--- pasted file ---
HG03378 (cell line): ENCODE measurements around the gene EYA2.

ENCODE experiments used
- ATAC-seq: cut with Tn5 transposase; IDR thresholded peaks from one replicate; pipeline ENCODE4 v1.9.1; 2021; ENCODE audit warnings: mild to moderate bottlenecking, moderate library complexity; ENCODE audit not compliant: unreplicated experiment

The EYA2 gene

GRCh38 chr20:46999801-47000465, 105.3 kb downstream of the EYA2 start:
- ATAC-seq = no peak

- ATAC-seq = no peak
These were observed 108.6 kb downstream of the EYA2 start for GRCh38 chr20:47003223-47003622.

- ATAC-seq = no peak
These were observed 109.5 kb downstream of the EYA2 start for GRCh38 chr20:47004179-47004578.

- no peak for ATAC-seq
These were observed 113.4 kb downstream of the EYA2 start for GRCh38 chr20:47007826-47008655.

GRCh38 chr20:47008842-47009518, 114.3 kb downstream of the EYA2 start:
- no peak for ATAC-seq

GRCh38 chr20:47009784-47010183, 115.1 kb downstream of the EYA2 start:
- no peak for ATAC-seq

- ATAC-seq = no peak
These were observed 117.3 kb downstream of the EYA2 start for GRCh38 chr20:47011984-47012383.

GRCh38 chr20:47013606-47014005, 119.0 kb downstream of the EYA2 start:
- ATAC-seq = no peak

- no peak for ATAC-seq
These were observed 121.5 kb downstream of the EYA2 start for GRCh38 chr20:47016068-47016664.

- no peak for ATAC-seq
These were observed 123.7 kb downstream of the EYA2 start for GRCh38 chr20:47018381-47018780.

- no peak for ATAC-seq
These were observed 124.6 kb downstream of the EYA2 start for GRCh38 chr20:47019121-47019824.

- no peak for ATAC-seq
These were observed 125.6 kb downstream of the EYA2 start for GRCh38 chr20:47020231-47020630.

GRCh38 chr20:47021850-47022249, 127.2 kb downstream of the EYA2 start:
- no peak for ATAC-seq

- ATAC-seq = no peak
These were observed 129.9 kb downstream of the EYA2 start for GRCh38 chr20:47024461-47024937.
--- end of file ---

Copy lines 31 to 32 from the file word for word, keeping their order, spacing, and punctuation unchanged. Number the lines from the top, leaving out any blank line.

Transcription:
- ATAC-seq = no peak
These were observed 129.9 kb downstream of the EYA2 start for GRCh38 chr20:47024461-47024937.